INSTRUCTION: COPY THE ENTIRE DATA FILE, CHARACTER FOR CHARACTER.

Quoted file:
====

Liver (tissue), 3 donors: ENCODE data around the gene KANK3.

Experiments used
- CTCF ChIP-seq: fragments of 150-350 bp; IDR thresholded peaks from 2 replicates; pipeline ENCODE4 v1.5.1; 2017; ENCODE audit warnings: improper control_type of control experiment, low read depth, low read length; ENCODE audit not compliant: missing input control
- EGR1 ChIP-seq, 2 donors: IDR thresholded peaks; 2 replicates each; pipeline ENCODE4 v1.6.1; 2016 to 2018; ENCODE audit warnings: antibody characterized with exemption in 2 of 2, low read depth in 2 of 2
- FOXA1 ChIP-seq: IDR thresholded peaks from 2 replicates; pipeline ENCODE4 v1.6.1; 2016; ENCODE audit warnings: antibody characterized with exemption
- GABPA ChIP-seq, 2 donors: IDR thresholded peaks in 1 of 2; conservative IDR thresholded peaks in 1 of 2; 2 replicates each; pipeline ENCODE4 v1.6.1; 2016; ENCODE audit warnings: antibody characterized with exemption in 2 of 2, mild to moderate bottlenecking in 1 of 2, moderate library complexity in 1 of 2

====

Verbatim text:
Liver (tissue), 3 donors: ENCODE data around the gene KANK3.

Experiments used
- CTCF ChIP-seq: fragments of 150-350 bp; IDR thresholded peaks from 2 replicates; pipeline ENCODE4 v1.5.1; 2017; ENCODE audit warnings: improper control_type of control experiment, low read depth, low read length; ENCODE audit not compliant: missing input control
- EGR1 ChIP-seq, 2 donors: IDR thresholded peaks; 2 replicates each; pipeline ENCODE4 v1.6.1; 2016 to 2018; ENCODE audit warnings: antibody characterized with exemption in 2 of 2, low read depth in 2 of 2
- FOXA1 ChIP-seq: IDR thresholded peaks from 2 replicates; pipeline ENCODE4 v1.6.1; 2016; ENCODE audit warnings: antibody characterized with exemption
- GABPA ChIP-seq, 2 donors: IDR thresholded peaks in 1 of 2; conservative IDR thresholded peaks in 1 of 2; 2 replicates each; pipeline ENCODE4 v1.6.1; 2016; ENCODE audit warnings: antibody characterized with exemption in 2 of 2, mild to moderate bottlenecking in 1 of 2, moderate library complexity in 1 of 2